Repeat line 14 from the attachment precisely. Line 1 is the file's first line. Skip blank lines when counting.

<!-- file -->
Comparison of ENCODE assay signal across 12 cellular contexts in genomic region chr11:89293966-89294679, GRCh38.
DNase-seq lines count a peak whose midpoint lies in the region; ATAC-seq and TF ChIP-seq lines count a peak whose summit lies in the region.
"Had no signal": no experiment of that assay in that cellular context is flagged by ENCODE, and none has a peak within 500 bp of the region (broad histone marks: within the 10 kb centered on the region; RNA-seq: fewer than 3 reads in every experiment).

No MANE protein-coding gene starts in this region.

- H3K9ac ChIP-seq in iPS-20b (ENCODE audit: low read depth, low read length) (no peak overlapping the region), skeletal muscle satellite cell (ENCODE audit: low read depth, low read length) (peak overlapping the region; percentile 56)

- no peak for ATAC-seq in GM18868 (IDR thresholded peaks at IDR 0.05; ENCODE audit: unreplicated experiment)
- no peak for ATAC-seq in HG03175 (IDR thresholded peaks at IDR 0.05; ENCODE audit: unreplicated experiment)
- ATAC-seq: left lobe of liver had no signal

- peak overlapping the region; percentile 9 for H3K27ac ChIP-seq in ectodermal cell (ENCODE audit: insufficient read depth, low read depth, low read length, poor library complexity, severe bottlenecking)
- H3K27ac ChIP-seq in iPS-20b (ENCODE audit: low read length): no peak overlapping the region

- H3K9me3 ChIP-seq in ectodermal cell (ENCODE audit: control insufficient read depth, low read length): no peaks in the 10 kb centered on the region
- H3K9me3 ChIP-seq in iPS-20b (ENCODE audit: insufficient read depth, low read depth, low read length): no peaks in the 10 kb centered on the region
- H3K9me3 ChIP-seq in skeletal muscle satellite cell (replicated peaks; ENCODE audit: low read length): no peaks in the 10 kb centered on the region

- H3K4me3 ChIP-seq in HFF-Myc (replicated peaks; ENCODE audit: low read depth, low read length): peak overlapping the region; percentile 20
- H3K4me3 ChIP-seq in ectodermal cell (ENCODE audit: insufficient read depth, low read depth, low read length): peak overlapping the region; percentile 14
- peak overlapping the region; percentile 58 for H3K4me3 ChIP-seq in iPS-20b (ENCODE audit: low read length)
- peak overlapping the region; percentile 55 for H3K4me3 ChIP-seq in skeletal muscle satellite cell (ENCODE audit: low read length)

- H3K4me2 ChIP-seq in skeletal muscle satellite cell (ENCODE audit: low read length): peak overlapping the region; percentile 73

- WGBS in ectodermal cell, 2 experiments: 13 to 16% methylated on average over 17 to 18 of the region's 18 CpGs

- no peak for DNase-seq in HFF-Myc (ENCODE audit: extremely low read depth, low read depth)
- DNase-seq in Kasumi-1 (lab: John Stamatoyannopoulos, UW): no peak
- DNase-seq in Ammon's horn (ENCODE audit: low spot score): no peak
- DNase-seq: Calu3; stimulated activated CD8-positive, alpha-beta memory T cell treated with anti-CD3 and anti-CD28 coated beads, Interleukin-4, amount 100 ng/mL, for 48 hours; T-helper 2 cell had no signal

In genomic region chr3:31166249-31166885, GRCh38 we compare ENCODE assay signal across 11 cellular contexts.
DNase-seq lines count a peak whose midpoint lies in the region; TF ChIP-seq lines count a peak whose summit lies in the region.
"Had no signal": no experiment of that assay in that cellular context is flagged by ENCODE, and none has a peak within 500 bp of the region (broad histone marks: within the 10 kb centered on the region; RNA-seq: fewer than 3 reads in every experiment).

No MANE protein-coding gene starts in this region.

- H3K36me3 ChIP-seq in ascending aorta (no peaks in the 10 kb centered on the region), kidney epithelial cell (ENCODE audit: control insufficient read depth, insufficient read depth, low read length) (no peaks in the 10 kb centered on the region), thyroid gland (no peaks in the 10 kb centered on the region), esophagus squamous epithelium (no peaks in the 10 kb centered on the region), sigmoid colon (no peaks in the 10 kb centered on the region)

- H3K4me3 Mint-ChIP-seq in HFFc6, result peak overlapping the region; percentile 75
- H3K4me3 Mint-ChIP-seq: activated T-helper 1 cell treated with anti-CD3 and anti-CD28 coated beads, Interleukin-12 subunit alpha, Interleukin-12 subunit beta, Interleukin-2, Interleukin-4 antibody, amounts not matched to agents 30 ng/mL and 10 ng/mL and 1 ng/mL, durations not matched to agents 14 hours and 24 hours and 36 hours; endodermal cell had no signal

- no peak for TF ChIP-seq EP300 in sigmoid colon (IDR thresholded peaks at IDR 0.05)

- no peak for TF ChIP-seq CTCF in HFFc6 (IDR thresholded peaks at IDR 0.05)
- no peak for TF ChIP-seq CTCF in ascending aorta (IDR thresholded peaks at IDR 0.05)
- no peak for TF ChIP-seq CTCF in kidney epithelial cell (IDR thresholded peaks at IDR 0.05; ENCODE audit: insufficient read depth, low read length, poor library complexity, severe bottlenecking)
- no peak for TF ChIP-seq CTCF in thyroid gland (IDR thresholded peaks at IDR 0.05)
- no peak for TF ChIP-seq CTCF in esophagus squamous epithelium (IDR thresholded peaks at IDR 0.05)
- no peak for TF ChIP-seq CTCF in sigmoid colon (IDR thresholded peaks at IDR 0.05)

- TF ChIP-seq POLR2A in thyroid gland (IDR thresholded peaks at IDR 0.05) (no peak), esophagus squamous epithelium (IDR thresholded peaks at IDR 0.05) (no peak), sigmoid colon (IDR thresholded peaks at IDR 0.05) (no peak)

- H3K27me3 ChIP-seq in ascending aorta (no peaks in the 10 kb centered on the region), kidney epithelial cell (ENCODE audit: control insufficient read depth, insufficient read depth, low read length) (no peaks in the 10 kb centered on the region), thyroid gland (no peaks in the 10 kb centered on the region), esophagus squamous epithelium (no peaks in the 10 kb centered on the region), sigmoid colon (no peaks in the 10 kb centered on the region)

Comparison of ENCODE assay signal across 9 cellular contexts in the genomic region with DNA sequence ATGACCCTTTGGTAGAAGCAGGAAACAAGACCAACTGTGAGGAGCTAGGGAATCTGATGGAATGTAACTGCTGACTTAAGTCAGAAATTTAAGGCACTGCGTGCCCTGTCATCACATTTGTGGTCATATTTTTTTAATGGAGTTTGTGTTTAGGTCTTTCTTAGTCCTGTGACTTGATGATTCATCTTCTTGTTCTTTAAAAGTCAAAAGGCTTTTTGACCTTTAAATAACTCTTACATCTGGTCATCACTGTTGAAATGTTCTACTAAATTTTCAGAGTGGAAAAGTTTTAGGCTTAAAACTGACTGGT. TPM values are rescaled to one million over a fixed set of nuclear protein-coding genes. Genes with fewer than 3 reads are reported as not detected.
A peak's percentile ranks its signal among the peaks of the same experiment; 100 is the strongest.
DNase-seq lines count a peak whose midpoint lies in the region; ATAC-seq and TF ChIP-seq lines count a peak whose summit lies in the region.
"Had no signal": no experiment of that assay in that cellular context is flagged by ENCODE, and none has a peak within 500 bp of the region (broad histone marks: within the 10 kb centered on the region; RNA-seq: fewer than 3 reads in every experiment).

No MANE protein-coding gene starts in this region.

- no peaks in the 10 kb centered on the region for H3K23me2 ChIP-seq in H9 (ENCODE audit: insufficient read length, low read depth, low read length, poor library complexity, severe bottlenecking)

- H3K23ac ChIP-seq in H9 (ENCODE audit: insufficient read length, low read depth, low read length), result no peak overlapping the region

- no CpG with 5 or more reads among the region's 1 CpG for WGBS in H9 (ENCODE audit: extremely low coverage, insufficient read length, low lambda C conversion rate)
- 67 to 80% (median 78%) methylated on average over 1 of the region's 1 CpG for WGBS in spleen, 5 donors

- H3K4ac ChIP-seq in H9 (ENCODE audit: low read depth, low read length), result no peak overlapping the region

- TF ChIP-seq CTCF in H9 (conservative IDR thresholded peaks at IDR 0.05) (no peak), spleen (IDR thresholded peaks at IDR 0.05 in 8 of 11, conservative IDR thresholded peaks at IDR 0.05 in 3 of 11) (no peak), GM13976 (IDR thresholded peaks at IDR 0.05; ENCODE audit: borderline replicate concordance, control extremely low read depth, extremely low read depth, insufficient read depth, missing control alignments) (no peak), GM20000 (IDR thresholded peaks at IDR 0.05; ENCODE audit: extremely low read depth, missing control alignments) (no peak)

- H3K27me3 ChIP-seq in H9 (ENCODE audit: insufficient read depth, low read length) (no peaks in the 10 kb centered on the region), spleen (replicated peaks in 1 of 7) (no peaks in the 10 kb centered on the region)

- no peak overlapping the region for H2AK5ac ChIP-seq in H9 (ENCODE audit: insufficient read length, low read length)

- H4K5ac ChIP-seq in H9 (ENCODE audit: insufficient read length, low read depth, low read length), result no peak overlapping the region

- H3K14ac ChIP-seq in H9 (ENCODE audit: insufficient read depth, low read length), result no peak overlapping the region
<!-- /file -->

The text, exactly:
- H3K4me3 ChIP-seq in HFF-Myc (replicated peaks; ENCODE audit: low read depth, low read length): peak overlapping the region; percentile 20